Home' A Plus Magazine : Jan 2013 Contents Lee Yin-toa is a partner and Laurence Carabin is a
senior consultant, financial services, Asia Pacific financial
accounting advisory services, at Ernst & Young in Hong Kong.
January 2013 45
Furthermore, it is not always clear at
what level to assess a joint arrangement to
determine if joint control exists, for instance
in the case of a master agreement -- a single
contract with terms and conditions for
numerous entities and activities. In order to
assess whether a party has control, entities
should familiarize themselves with the new
rules in HKFRS 10.
Meanwhile, unanimous consent exists
when the parties have collective control over
the arrangement and no single party has
control. In fact, contractual arrangements
may not always be explicit to sufficiently
demonstrate existence of unanimous consent.
No matter what terminology is used to
describe the arrangement, only if all three
requirements for joint control are present
would the arrangement be considered a joint
arrangement. Otherwise, the arrangement
falls outside the scope of HKFRS 11.
Once a joint arrangement is considered
as present and identified, we can look at
its classification: either as a joint venture
or a joint operation. Unlike in HKAS 31,
structure or legal form is not the sole factor
in determining classification. HKFRS 11
focuses also on the nature and substance
of rights and obligations arising from the
If a joint arrangement is not structured
through a separate vehicle, it is a joint
operation. If it is so structured, the entity
should further assess whether the legal
form of the separate vehicle, terms of the
contractual arrangements and/or other
facts and circumstances (commitments,
restrictions, finance, guarantees and
responsibilities) extend to the parties' rights
to the assets and obligations for liabilities of
the arrangement. Should this be the case,
the arrangement also qualifies as a joint
operation; otherwise, such an arrangement
may be considered a joint venture.
The classification will lead to a different
treatment in the financial statements. A
joint operator will recognize its share of
assets, liabilities, revenues and expenses.
On the contrary, joint venturers will use the
equity method, as the Institute removed
the option of proportionate consolidation.
Joint venturers would then have to change
their accounting, depending on their
Many jointly controlled entities expect to
be classified as joint ventures, even more
so when doing business in the Mainland.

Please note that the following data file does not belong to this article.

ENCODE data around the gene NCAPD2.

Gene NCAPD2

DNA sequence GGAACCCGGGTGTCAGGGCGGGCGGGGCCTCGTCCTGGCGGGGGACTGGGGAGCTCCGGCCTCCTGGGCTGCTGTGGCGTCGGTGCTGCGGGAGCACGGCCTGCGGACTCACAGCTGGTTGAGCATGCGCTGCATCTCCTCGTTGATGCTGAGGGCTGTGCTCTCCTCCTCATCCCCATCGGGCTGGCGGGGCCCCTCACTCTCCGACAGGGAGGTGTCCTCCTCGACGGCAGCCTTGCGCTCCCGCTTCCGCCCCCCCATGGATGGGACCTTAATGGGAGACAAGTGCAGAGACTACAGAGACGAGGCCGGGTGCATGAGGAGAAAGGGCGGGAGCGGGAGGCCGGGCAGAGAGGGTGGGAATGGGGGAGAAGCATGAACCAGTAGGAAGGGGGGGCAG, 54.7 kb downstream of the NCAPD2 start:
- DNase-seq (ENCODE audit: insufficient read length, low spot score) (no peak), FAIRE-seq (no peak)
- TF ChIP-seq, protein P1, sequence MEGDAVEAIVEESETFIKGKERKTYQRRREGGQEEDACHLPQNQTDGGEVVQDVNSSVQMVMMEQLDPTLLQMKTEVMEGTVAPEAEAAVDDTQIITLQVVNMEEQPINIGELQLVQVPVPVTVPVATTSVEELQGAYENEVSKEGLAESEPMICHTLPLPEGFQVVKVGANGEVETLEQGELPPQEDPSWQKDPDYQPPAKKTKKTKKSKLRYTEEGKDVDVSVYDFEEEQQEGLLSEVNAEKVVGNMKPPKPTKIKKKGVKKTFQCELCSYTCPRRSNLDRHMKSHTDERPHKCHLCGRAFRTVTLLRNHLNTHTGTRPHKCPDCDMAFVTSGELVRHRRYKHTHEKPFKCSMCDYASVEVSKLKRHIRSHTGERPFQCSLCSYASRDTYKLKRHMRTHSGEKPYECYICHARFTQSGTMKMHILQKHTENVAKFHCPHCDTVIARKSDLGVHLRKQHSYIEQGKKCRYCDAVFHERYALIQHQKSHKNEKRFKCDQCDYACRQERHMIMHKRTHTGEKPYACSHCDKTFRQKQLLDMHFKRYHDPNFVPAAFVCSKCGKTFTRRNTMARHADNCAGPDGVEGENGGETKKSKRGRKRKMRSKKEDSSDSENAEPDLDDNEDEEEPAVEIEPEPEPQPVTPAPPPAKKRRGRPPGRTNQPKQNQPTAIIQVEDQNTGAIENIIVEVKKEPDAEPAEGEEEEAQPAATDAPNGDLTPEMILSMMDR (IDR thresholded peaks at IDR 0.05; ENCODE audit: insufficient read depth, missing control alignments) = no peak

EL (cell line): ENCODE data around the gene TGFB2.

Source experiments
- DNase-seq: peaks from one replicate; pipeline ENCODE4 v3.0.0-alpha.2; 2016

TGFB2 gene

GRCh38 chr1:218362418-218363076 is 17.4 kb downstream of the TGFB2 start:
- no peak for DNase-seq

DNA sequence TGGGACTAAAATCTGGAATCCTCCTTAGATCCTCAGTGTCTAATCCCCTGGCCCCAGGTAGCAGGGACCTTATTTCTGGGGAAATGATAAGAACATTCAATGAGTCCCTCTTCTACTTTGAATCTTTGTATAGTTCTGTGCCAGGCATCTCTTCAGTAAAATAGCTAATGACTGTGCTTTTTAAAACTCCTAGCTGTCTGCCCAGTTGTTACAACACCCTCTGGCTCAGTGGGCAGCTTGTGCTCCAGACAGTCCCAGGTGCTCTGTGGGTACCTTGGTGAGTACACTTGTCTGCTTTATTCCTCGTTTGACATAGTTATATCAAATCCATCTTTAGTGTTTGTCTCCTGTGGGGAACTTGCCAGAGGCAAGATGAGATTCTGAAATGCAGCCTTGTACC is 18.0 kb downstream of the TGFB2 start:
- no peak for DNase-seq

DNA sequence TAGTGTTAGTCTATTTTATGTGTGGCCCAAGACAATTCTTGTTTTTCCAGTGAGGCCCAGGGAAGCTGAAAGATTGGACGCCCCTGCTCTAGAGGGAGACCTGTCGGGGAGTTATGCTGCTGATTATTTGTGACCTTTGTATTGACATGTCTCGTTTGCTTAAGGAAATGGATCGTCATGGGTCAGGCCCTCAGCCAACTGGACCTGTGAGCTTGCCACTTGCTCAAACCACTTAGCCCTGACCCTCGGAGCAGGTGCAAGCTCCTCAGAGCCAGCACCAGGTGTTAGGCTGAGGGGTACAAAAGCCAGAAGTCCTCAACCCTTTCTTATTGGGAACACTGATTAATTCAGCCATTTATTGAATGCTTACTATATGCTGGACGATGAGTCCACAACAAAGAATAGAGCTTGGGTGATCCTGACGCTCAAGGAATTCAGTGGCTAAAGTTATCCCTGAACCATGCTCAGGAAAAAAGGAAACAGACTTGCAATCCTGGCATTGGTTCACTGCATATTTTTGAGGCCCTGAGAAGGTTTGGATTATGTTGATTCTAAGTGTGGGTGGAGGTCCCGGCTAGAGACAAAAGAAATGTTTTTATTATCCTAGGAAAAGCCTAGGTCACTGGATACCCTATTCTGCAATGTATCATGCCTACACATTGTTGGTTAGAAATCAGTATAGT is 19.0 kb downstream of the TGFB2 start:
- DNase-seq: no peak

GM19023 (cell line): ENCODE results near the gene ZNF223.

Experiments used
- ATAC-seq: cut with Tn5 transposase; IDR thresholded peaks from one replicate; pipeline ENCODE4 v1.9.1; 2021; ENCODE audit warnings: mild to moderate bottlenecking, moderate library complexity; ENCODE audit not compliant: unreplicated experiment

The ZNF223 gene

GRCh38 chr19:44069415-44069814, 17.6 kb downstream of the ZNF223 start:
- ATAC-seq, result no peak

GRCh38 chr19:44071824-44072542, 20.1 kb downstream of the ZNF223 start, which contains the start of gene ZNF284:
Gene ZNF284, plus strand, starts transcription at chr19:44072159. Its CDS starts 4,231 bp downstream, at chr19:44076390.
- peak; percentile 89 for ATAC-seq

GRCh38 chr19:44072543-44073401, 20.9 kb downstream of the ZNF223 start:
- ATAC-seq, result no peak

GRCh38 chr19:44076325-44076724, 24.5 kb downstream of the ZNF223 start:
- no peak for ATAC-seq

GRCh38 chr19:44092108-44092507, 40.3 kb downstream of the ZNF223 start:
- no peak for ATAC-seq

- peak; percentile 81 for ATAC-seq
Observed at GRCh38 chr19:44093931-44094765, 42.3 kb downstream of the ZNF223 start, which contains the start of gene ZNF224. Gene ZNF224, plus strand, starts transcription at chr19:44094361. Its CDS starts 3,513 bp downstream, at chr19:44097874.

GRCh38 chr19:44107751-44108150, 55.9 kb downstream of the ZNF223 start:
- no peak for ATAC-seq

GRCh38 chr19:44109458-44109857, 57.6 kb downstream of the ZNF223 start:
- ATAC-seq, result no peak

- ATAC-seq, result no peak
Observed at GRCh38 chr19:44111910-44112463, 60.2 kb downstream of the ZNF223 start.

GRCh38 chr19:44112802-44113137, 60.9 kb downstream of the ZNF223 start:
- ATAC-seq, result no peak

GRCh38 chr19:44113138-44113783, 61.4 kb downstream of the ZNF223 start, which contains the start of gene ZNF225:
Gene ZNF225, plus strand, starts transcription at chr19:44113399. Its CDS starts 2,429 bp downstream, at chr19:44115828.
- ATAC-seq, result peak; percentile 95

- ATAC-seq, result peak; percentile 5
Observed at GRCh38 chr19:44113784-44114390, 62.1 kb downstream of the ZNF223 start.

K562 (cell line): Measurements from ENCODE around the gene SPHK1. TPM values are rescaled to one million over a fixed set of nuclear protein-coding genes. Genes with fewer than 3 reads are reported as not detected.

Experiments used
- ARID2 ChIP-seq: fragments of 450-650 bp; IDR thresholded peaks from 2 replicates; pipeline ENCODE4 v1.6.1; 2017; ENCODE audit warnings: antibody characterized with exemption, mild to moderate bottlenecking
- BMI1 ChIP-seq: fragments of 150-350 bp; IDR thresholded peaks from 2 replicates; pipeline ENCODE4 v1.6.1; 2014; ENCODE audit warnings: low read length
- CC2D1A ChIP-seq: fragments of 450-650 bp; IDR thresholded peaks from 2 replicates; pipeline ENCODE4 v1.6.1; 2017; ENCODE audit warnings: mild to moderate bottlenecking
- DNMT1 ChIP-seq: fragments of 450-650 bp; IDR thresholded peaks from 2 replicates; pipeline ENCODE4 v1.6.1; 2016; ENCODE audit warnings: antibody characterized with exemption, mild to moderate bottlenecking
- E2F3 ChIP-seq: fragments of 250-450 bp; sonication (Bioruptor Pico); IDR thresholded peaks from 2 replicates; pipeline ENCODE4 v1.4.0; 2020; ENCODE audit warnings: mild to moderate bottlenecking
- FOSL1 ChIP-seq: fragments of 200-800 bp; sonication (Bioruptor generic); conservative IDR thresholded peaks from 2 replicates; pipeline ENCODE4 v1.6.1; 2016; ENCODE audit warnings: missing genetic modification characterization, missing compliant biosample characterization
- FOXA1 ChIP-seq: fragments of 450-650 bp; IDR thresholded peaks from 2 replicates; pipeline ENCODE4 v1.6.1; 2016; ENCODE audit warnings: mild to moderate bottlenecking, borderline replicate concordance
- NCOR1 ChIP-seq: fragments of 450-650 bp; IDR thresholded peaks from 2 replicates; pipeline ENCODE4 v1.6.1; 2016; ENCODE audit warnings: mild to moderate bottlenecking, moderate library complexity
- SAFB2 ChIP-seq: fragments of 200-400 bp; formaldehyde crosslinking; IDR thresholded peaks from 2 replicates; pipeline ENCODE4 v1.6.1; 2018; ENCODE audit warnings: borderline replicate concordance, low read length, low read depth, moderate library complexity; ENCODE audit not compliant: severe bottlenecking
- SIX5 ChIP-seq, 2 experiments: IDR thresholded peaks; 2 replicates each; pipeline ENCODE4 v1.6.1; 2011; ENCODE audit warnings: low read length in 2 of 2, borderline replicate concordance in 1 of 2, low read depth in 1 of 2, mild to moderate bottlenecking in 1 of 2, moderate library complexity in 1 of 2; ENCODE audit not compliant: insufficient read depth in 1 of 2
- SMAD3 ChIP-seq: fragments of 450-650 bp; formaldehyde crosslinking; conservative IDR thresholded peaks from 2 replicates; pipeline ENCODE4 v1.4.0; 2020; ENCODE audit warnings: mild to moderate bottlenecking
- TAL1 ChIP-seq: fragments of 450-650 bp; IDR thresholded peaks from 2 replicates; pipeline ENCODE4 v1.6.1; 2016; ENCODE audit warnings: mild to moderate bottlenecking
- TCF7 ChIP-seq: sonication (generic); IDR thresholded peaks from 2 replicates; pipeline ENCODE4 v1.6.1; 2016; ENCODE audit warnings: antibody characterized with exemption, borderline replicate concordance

Indeed, most Chinese joint ventures are cur-
rently established as "equity joint ventures"
with a separate legal person under PRC law,
and profit, control, and risk are divided in
proportion to the equity shares invested by
the parties. HKFRS 11, combined with the
intention to keep proportionate consolida-
tion, could lead to the conclusion of "con-
tractual joint ventures" which are also called
cooperative agreements. In this case, profit,
control, and risks are divided according to
negotiated contract terms.
In case HKFRS 11 leads to a shift from
proportionate consolidation to the equity
method, management should consider how
key financial metrics would be impacted. As
a consequence, the investment in the joint
venture will be captured in a single line item
in the financial statement position.
Total assets and liabilities will decrease
to the extent of the entity's previously
recognized share in the individual assets and
liabilities of the joint venture. The removal
of the entities' proportionate share of debt
could cause the financial leverage ratio to be
smaller, including gearing.
Concerning the profit or loss, there will
be no change in net income. However, total
revenue and total expenses will decrease,
which could affect the total asset turnover
ratio, depending on the absolute and relative
changes of revenue and assets.
Entities should exercise an appropriate
level of care in accounting for their rights
and obligations under HKFRS 11. This new
standard has removed some "bright lines"
and led to the exercise of considerable
judgment. Accountants are therefore not
able to make conclusions alone and should
invite input from operations and legal
counsel as well as close involvement by
Management should also consider the
requirements of HKFRS 11 when negotiat-
ing new contracts or modifying existing
arrangements. In certain cases, audit com-
mittees and independent auditors need to
discuss material areas and document key
Contractual arrangements should be
analysed thoroughly, and accountants
should develop robust accounting policies
and modify performance metrics and debt
covenants. It should be noted that 1 January
is the mandatory adoption date for calendar
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